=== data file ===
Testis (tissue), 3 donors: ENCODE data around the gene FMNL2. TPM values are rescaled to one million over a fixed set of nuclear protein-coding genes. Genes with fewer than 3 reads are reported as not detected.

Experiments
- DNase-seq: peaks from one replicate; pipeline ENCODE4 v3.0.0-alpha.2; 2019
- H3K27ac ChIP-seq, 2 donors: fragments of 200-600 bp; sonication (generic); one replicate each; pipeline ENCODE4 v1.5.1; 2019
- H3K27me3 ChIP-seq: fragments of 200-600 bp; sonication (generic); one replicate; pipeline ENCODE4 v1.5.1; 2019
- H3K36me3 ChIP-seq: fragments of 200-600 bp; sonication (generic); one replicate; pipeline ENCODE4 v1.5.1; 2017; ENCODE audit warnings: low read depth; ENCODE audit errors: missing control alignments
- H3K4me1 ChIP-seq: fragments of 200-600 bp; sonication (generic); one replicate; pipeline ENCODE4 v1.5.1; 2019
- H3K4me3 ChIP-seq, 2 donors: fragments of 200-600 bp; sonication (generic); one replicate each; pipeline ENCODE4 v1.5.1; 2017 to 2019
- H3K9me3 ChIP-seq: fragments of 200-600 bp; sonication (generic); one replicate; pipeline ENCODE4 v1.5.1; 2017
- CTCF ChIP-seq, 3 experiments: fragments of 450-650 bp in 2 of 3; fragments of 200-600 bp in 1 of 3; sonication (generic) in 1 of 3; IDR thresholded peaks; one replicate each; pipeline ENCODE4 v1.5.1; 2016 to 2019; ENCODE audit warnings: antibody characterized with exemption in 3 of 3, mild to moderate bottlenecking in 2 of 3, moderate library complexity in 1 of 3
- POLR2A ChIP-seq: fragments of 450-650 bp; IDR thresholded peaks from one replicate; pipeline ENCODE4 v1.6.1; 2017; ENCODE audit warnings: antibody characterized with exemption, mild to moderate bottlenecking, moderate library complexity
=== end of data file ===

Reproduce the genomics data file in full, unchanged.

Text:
Testis (tissue), 3 donors: ENCODE data around the gene FMNL2. TPM values are rescaled to one million over a fixed set of nuclear protein-coding genes. Genes with fewer than 3 reads are reported as not detected.

Experiments
- DNase-seq: peaks from one replicate; pipeline ENCODE4 v3.0.0-alpha.2; 2019
- H3K27ac ChIP-seq, 2 donors: fragments of 200-600 bp; sonication (generic); one replicate each; pipeline ENCODE4 v1.5.1; 2019
- H3K27me3 ChIP-seq: fragments of 200-600 bp; sonication (generic); one replicate; pipeline ENCODE4 v1.5.1; 2019
- H3K36me3 ChIP-seq: fragments of 200-600 bp; sonication (generic); one replicate; pipeline ENCODE4 v1.5.1; 2017; ENCODE audit warnings: low read depth; ENCODE audit errors: missing control alignments
- H3K4me1 ChIP-seq: fragments of 200-600 bp; sonication (generic); one replicate; pipeline ENCODE4 v1.5.1; 2019
- H3K4me3 ChIP-seq, 2 donors: fragments of 200-600 bp; sonication (generic); one replicate each; pipeline ENCODE4 v1.5.1; 2017 to 2019
- H3K9me3 ChIP-seq: fragments of 200-600 bp; sonication (generic); one replicate; pipeline ENCODE4 v1.5.1; 2017
- CTCF ChIP-seq, 3 experiments: fragments of 450-650 bp in 2 of 3; fragments of 200-600 bp in 1 of 3; sonication (generic) in 1 of 3; IDR thresholded peaks; one replicate each; pipeline ENCODE4 v1.5.1; 2016 to 2019; ENCODE audit warnings: antibody characterized with exemption in 3 of 3, mild to moderate bottlenecking in 2 of 3, moderate library complexity in 1 of 3
- POLR2A ChIP-seq: fragments of 450-650 bp; IDR thresholded peaks from one replicate; pipeline ENCODE4 v1.6.1; 2017; ENCODE audit warnings: antibody characterized with exemption, mild to moderate bottlenecking, moderate library complexity